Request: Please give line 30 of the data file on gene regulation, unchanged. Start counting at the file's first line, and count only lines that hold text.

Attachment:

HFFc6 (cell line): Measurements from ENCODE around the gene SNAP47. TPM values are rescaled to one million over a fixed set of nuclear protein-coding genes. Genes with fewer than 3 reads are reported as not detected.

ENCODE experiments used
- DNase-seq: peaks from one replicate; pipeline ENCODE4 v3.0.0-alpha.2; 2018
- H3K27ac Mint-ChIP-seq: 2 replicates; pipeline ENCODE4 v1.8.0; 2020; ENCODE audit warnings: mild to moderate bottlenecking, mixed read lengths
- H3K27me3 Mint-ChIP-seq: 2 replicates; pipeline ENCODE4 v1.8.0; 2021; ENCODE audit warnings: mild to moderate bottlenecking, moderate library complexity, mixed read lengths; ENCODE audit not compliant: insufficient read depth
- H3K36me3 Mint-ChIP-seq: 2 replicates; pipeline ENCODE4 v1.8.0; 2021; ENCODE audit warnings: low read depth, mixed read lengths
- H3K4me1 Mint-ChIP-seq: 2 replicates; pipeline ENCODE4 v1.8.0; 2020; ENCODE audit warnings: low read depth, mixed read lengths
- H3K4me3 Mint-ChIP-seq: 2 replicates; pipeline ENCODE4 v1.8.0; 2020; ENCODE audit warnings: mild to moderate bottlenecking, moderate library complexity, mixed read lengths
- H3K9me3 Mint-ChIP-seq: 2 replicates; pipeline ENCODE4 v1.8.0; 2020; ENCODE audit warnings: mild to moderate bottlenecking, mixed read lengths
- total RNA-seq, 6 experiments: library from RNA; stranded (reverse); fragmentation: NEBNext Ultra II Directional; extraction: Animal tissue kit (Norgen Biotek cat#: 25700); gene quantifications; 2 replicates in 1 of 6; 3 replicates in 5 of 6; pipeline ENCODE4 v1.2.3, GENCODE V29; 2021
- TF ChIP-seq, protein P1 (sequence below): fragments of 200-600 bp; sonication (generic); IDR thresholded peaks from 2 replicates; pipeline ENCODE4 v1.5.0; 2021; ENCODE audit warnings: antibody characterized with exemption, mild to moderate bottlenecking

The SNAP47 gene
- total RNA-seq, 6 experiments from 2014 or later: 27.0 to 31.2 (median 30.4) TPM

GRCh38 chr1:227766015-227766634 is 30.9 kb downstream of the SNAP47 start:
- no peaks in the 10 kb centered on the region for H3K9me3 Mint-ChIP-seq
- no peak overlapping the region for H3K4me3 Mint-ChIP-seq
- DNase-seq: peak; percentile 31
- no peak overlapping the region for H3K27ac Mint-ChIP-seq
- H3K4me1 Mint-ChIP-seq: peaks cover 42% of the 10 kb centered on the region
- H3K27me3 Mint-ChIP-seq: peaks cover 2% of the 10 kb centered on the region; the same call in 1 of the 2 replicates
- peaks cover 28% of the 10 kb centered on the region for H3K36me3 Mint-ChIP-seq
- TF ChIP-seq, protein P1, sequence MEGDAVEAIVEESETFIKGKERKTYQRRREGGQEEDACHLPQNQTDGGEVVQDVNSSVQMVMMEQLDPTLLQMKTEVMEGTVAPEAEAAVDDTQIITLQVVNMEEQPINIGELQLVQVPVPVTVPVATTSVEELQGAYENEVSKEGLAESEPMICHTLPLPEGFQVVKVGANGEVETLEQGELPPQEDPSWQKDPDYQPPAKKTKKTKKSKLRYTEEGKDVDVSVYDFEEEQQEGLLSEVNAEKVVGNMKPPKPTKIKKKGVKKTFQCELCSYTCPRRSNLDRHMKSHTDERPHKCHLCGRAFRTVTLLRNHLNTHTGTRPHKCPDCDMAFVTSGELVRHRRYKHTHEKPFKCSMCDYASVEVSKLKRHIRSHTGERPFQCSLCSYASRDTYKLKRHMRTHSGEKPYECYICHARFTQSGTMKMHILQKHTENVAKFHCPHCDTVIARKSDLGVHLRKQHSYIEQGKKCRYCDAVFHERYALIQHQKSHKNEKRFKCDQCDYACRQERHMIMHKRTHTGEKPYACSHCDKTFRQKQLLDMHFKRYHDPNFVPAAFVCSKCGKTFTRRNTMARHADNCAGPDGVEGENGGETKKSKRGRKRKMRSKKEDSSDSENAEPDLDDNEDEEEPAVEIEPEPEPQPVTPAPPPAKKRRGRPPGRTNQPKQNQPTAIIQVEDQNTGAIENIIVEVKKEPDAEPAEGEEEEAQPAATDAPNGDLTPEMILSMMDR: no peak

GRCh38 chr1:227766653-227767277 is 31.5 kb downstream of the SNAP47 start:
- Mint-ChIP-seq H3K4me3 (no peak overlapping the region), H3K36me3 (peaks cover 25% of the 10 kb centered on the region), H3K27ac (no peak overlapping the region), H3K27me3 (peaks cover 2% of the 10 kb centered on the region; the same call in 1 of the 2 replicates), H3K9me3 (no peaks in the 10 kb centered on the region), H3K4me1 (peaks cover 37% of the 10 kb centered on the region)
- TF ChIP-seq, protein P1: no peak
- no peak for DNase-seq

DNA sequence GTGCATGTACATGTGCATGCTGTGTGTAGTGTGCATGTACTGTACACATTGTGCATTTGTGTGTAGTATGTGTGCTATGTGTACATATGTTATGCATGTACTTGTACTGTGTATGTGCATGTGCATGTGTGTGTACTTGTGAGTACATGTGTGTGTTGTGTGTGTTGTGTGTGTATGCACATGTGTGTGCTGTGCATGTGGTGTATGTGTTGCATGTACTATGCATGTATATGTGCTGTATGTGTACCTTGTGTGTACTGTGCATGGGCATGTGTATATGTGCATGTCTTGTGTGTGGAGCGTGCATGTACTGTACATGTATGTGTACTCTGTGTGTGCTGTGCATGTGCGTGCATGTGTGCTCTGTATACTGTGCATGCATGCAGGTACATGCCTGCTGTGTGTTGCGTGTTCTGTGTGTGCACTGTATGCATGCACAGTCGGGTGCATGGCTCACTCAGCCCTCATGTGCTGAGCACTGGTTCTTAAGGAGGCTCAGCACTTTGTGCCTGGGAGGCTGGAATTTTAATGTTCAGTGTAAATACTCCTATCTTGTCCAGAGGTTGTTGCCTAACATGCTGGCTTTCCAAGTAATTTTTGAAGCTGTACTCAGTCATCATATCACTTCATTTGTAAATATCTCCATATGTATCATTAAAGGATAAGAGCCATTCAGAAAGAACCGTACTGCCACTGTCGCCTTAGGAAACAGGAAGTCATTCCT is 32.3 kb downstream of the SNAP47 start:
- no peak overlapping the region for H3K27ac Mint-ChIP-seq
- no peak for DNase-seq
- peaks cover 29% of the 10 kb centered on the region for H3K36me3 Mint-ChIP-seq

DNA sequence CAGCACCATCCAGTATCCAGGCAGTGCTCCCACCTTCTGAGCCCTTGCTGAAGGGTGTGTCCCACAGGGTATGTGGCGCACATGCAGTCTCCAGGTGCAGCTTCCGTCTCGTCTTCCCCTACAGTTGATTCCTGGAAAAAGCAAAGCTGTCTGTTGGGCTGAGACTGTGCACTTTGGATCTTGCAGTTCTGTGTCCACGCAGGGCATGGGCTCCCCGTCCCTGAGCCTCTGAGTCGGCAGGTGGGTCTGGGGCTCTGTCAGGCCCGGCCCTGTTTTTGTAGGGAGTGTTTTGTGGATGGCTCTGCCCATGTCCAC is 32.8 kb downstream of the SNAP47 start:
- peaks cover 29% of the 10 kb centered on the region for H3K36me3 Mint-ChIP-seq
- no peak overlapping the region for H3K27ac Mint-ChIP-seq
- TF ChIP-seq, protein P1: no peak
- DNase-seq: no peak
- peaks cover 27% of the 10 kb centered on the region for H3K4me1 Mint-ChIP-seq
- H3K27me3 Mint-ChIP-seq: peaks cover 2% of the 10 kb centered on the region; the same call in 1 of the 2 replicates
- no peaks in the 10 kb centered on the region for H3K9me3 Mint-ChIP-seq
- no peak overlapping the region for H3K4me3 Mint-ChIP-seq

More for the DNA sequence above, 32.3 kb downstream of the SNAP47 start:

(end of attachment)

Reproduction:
- peaks cover 29% of the 10 kb centered on the region for H3K36me3 Mint-ChIP-seq